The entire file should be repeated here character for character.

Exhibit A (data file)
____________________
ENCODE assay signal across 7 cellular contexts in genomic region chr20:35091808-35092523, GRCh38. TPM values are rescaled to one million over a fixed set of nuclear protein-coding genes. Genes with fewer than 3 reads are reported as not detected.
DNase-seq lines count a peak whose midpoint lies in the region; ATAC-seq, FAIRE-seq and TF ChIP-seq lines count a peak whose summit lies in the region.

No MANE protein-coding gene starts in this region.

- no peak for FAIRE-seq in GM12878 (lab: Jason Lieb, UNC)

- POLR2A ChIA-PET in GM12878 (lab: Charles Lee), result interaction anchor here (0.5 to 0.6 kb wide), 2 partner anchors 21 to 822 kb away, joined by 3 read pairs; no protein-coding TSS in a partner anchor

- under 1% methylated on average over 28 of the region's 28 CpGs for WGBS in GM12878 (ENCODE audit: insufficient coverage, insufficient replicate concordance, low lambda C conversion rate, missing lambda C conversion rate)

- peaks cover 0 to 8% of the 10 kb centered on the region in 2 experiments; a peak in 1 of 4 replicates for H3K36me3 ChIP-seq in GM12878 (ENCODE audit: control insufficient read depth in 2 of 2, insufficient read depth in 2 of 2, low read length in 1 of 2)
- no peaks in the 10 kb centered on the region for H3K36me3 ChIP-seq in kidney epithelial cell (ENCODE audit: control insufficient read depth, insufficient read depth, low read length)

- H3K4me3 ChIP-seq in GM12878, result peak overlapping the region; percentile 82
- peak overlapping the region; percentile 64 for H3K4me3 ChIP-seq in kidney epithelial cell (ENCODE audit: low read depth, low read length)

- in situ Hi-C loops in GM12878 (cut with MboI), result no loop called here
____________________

ENCODE assay signal across 7 cellular contexts in genomic region chr20:35091808-35092523, GRCh38. TPM values are rescaled to one million over a fixed set of nuclear protein-coding genes. Genes with fewer than 3 reads are reported as not detected.
DNase-seq lines count a peak whose midpoint lies in the region; ATAC-seq, FAIRE-seq and TF ChIP-seq lines count a peak whose summit lies in the region.

No MANE protein-coding gene starts in this region.

- no peak for FAIRE-seq in GM12878 (lab: Jason Lieb, UNC)

- POLR2A ChIA-PET in GM12878 (lab: Charles Lee), result interaction anchor here (0.5 to 0.6 kb wide), 2 partner anchors 21 to 822 kb away, joined by 3 read pairs; no protein-coding TSS in a partner anchor

- under 1% methylated on average over 28 of the region's 28 CpGs for WGBS in GM12878 (ENCODE audit: insufficient coverage, insufficient replicate concordance, low lambda C conversion rate, missing lambda C conversion rate)

- peaks cover 0 to 8% of the 10 kb centered on the region in 2 experiments; a peak in 1 of 4 replicates for H3K36me3 ChIP-seq in GM12878 (ENCODE audit: control insufficient read depth in 2 of 2, insufficient read depth in 2 of 2, low read length in 1 of 2)
- no peaks in the 10 kb centered on the region for H3K36me3 ChIP-seq in kidney epithelial cell (ENCODE audit: control insufficient read depth, insufficient read depth, low read length)

- H3K4me3 ChIP-seq in GM12878, result peak overlapping the region; percentile 82
- peak overlapping the region; percentile 64 for H3K4me3 ChIP-seq in kidney epithelial cell (ENCODE audit: low read depth, low read length)

- in situ Hi-C loops in GM12878 (cut with MboI), result no loop called here